See’s Candy II: Rounding
On the issue of rounding, the Court relied on the employer’s expert reports submitted as evidence and found they were sufficient to satisfy the employer’s burden on summary adjudication.
The Court noted the expert reviewed all of the time entries at issue, including the actual times employees in the class punched in or out, as well as the rounded time entries used for payroll purposes. The expert then calculated the length of the employees’ shifts using the rounded and actual time entries. After computing the differences in the duration of the actual and rounded shifts, the expert found in two separate studies the employer’s rounding policy was statistically unbiased against employees. In other words, the differences between pay based on rounded and unrounded time over the years analyzed were statistically meaningless. In addition, the Court said the expert had properly accounted for overtime and concluded employees as a group had an aggregate de minimis gain in time. Therefore, the Court found summary adjudication on the plaintiff’s rounding claims was proper.
The Court also briefly addressed the employee’s failure to rebut the employer’s evidence, but it did not specifically address what evidence could have raised a triable issue of fact. The trial court had sustained objections to the expert report submitted by the employee. On appeal, the employee failed to challenge the trial court’s evidentiary rulings. As a result, the Appellate Court did not consider the employee’s contrary evidence. (The Appellate Court, however, addressed some of the report’s shortcomings.)
See’s Candy II: Grace Periods
The trial court granted summary adjudication on the employee’s grace period claims because the employer presented evidence in the form of declarations and exhibits showing that:
- the employees’ use of grace periods was voluntary;
- the employer had a policy that prohibited employees from working during grace periods;
- the employer monitored employees during the grace period to ensure no work was performed;
- the employer exercised no control over employees during their grace periods; and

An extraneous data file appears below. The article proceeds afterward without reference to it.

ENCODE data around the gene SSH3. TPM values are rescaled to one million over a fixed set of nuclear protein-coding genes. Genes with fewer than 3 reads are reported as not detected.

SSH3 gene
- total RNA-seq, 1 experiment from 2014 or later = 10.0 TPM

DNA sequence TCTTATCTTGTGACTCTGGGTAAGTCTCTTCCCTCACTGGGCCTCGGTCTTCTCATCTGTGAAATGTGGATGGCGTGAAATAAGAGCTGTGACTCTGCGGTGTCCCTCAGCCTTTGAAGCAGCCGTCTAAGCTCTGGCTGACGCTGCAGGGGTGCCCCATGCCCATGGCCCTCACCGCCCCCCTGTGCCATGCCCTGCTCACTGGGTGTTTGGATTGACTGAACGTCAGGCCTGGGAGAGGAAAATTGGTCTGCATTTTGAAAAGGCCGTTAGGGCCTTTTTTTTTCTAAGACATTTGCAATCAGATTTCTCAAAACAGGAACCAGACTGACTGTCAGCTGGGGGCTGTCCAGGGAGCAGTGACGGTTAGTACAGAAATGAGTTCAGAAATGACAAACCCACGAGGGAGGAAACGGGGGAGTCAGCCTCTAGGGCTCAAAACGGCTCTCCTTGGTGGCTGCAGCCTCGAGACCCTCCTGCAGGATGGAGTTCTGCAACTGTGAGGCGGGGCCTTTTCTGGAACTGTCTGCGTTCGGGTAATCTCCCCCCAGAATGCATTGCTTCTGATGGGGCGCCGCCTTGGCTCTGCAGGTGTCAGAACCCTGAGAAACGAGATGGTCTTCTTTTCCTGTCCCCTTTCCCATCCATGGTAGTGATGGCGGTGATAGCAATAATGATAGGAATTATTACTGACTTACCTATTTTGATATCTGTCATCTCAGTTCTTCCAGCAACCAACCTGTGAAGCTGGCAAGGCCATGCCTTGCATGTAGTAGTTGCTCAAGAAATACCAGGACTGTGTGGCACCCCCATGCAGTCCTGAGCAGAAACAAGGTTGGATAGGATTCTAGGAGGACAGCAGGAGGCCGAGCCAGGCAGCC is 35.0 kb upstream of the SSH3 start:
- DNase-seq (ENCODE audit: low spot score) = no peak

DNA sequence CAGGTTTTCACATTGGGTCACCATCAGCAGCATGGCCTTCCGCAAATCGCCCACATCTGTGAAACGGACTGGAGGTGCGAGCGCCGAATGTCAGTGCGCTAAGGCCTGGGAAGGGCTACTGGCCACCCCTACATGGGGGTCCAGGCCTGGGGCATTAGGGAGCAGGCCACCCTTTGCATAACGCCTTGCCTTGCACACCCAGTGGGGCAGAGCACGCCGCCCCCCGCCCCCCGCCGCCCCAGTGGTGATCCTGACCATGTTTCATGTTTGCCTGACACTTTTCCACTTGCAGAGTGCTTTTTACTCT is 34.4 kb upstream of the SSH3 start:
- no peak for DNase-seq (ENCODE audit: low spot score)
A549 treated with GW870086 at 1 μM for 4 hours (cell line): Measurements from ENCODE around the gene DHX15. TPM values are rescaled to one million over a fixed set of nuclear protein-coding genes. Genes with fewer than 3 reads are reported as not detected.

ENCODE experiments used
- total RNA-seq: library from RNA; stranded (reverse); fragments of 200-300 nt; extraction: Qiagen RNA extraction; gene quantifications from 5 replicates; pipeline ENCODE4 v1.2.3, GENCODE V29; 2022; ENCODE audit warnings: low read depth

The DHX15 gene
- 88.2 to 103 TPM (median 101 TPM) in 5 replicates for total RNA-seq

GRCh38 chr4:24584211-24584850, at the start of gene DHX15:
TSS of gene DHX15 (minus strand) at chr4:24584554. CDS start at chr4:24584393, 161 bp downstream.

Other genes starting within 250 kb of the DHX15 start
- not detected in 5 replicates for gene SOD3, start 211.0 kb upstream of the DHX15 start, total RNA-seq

- if any work was performed during a grace period, the employer took reasonable steps to ensure that proper payment was made for work performed.
Many employees submitted declarations stating that during grace periods, they engaged in purely personal activities, such as leaving the premises to run errands, drinking coffee, putting on makeup, and making personal calls on their phones.
In response to the employer’s evidence, the employee referred to her own deposition testimony where she testified that employees would come into the workplace and immediately begin working. However, the employee admitted she did not know if the employees were utilizing a grace period or if they had not been paid for all of their time worked. The Court found that, without this information, the employee lacked any basis to challenge the employer’s evidence.
On these facts, the trial court found, and the Appellate Court agreed, the employer satisfied its burden on summary adjudication.
Standards on Motions for Summary Adjudication
See’s Candy II also provided additional useful guidance to litigants seeking summary adjudication. Attorneys and courts generally know that summary adjudication will be granted only if it will completely dispose of a cause of action. It is less known that summary adjudication also may be directed to part of a cause of action where that part of the cause of action states a separate theory of liability. See’s Candy II revived a case little relied upon by attorneys and courts: Catalano v. Superior Court, 82 Cal.App.4th 91 (2000). Catalano, and now See’s Candy II, can be cited for the proposition that a group of related paragraphs within a cause of action stating a separate theory of liability may be attacked by a motion for summary adjudication. Thus, these two decisions can be used to surgically address portions of a complaint that jumble separate claims or legal theories of liability into a single “count” or “cause of action.”